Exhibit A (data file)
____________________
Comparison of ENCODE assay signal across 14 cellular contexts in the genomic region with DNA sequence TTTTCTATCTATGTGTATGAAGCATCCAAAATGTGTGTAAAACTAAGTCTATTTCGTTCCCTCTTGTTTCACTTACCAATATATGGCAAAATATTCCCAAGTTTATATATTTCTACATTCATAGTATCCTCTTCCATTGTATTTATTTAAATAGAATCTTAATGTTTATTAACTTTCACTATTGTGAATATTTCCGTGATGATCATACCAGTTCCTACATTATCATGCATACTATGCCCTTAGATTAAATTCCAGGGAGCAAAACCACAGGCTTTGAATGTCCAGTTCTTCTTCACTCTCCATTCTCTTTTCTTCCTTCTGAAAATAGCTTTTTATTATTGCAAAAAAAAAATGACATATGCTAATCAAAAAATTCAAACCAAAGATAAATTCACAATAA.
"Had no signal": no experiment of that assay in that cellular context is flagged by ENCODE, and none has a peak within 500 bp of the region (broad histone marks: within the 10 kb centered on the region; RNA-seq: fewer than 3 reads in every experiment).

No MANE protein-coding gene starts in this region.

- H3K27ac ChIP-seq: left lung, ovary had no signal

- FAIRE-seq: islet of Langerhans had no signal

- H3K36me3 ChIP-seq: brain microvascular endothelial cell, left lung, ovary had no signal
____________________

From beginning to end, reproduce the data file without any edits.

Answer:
Comparison of ENCODE assay signal across 14 cellular contexts in the genomic region with DNA sequence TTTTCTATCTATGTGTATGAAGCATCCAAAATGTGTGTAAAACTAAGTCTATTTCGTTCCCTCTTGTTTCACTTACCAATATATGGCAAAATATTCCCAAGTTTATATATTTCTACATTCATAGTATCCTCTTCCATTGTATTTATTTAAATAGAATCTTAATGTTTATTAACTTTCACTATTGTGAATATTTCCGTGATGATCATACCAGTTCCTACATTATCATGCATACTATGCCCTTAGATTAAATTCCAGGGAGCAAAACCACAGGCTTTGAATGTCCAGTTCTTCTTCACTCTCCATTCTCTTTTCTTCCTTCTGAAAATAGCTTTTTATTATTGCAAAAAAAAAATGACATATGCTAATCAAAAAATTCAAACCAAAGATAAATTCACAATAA.
"Had no signal": no experiment of that assay in that cellular context is flagged by ENCODE, and none has a peak within 500 bp of the region (broad histone marks: within the 10 kb centered on the region; RNA-seq: fewer than 3 reads in every experiment).

No MANE protein-coding gene starts in this region.

- H3K27ac ChIP-seq: left lung, ovary had no signal

- FAIRE-seq: islet of Langerhans had no signal

- H3K36me3 ChIP-seq: brain microvascular endothelial cell, left lung, ovary had no signal